Redefining American made

Two questions kept hitting me. What do we do to preserve these skill sets? And what do you do, as a state or municipality, if you can't find an American investor to open up shop in your area? The latter has been asked at county or local development boards the moment the major employer shuts down. I hate to say it, but we will have to redefine "American made". You'd be surprise at the hostility towards this notion.

There are millions who will accept a Mexican-built with foreign (read non-American) parts in a Ford or GM automobile as "American." Yet, never...ever consider a Toyota or Volkswagen built in Chattanooga as "American." Even though both the Ford/GM and Toyota/VW use the same suppliers in the past. In fact, I have seen these "foreign" cars have more American-made parts than I have in many GMs or Chryslers. So really, what is "American made"?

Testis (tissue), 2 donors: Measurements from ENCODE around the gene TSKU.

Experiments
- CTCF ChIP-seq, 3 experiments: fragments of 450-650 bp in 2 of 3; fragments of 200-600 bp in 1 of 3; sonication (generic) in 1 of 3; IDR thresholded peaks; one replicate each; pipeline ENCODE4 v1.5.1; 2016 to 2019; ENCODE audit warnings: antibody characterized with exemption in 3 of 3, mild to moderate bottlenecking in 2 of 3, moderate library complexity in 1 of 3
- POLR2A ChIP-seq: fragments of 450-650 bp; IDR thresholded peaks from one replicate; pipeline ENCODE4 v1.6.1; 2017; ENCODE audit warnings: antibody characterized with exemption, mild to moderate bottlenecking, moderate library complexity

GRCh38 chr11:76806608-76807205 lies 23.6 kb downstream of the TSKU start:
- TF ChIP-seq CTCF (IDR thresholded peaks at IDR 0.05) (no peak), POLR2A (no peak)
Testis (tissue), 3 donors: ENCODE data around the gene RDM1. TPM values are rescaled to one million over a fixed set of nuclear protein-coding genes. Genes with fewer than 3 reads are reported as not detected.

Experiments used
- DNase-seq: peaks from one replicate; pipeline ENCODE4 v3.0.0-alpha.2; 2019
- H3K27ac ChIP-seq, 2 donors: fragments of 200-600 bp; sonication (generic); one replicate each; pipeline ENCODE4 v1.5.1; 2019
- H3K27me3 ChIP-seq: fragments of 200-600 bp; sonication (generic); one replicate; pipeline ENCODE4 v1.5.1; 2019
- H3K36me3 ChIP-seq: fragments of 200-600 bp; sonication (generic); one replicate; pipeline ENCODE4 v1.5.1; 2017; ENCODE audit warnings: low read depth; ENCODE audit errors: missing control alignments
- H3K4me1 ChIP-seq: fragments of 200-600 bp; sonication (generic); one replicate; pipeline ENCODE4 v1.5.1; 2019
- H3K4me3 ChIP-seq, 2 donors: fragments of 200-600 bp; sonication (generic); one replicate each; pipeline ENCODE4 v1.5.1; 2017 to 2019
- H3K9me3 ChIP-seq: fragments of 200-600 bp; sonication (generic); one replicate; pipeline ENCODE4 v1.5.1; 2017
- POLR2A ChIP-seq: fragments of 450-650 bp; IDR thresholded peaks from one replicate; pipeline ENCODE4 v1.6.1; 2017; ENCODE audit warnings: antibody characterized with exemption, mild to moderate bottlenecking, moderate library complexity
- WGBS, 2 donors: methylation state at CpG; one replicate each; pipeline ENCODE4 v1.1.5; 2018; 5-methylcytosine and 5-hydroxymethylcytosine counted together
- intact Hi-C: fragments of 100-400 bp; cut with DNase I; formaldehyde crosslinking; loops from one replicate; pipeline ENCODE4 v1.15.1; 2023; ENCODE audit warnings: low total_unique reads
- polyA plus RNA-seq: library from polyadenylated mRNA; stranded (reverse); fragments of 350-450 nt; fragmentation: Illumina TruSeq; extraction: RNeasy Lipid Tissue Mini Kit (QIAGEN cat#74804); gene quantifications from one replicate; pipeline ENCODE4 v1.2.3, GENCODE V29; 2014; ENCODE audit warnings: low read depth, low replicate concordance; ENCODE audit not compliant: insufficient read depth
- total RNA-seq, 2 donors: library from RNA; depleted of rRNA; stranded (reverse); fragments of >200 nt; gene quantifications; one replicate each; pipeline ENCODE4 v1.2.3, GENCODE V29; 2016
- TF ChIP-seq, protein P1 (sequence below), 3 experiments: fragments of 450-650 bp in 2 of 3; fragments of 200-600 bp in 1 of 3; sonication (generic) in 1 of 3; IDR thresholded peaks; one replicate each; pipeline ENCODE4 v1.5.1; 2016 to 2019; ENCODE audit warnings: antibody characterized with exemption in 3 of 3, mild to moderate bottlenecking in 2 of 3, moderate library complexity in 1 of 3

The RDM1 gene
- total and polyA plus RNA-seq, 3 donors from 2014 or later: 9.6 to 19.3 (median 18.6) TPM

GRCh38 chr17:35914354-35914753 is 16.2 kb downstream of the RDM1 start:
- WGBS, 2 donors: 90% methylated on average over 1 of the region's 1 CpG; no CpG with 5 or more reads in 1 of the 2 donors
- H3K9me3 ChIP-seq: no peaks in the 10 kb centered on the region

The Toyota Camry is more American than the Ford F-150, at least according to's annual American-Made Index. The findings further muddy the buy American debate that rages across the country. Toyota Motor Corp. also is the most American car company, according to the rankings of the index in terms of U.S. content in its cars and trucks. The findings are based on where each vehicle is built, its popularity based on sales volume and the percentage of the parts made in the U.S. based on the cost or value of those parts. --------------- The results likely won't go over well in Detroit, said analyst Joe Phillippi of AutoTrends Consulting Inc. in Short Hills, N.J., but the more important point is that the vehicles and many of their parts are made in the U.S. and "we need all the payroll generation we can get." To its credit, Toyota has maintained its headcount in the U.S., Phillippi said. "There have not been wholesale firings and mass layoffs and they continue to employ a lot of people even in a downturn and their game plan is to continue to employ more." - excerpts from "Survey: Camry more American than F-150", Detroit News, 2009